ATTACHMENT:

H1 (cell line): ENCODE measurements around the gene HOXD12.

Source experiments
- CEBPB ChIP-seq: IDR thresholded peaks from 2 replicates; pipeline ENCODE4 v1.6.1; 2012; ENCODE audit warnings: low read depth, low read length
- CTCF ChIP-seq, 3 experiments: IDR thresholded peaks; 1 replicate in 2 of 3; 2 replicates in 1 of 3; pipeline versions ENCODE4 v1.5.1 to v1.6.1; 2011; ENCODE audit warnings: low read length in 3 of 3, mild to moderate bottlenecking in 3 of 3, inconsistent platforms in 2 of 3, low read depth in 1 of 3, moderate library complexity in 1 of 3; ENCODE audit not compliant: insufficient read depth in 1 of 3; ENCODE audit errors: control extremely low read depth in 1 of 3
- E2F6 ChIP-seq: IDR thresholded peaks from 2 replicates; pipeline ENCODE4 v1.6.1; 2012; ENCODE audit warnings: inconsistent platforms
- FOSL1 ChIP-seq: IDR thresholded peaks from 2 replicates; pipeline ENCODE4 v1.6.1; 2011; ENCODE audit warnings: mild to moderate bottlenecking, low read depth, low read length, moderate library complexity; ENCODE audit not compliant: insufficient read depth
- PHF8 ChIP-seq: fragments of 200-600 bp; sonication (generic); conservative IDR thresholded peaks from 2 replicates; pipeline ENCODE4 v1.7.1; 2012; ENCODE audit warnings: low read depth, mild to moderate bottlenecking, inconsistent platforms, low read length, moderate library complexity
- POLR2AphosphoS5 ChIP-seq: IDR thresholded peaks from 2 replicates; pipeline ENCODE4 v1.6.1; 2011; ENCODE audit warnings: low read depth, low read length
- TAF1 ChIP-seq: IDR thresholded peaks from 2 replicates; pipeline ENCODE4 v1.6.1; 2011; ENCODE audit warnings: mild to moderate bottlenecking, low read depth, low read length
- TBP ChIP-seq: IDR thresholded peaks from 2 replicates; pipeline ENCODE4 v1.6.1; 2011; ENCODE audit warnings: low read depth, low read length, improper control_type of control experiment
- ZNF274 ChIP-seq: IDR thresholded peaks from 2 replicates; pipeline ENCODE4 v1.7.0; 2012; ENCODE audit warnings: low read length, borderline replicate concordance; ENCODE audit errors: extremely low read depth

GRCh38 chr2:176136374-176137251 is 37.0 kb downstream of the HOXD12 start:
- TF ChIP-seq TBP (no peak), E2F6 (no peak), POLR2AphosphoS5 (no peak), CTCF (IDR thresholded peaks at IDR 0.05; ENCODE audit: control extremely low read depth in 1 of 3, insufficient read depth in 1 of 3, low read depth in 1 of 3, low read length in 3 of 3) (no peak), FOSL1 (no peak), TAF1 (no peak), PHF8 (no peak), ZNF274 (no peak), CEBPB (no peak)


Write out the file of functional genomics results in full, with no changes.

H1 (cell line): ENCODE measurements around the gene HOXD12.

Source experiments
- CEBPB ChIP-seq: IDR thresholded peaks from 2 replicates; pipeline ENCODE4 v1.6.1; 2012; ENCODE audit warnings: low read depth, low read length
- CTCF ChIP-seq, 3 experiments: IDR thresholded peaks; 1 replicate in 2 of 3; 2 replicates in 1 of 3; pipeline versions ENCODE4 v1.5.1 to v1.6.1; 2011; ENCODE audit warnings: low read length in 3 of 3, mild to moderate bottlenecking in 3 of 3, inconsistent platforms in 2 of 3, low read depth in 1 of 3, moderate library complexity in 1 of 3; ENCODE audit not compliant: insufficient read depth in 1 of 3; ENCODE audit errors: control extremely low read depth in 1 of 3
- E2F6 ChIP-seq: IDR thresholded peaks from 2 replicates; pipeline ENCODE4 v1.6.1; 2012; ENCODE audit warnings: inconsistent platforms
- FOSL1 ChIP-seq: IDR thresholded peaks from 2 replicates; pipeline ENCODE4 v1.6.1; 2011; ENCODE audit warnings: mild to moderate bottlenecking, low read depth, low read length, moderate library complexity; ENCODE audit not compliant: insufficient read depth
- PHF8 ChIP-seq: fragments of 200-600 bp; sonication (generic); conservative IDR thresholded peaks from 2 replicates; pipeline ENCODE4 v1.7.1; 2012; ENCODE audit warnings: low read depth, mild to moderate bottlenecking, inconsistent platforms, low read length, moderate library complexity
- POLR2AphosphoS5 ChIP-seq: IDR thresholded peaks from 2 replicates; pipeline ENCODE4 v1.6.1; 2011; ENCODE audit warnings: low read depth, low read length
- TAF1 ChIP-seq: IDR thresholded peaks from 2 replicates; pipeline ENCODE4 v1.6.1; 2011; ENCODE audit warnings: mild to moderate bottlenecking, low read depth, low read length
- TBP ChIP-seq: IDR thresholded peaks from 2 replicates; pipeline ENCODE4 v1.6.1; 2011; ENCODE audit warnings: low read depth, low read length, improper control_type of control experiment
- ZNF274 ChIP-seq: IDR thresholded peaks from 2 replicates; pipeline ENCODE4 v1.7.0; 2012; ENCODE audit warnings: low read length, borderline replicate concordance; ENCODE audit errors: extremely low read depth

GRCh38 chr2:176136374-176137251 is 37.0 kb downstream of the HOXD12 start:
- TF ChIP-seq TBP (no peak), E2F6 (no peak), POLR2AphosphoS5 (no peak), CTCF (IDR thresholded peaks at IDR 0.05; ENCODE audit: control extremely low read depth in 1 of 3, insufficient read depth in 1 of 3, low read depth in 1 of 3, low read length in 3 of 3) (no peak), FOSL1 (no peak), TAF1 (no peak), PHF8 (no peak), ZNF274 (no peak), CEBPB (no peak)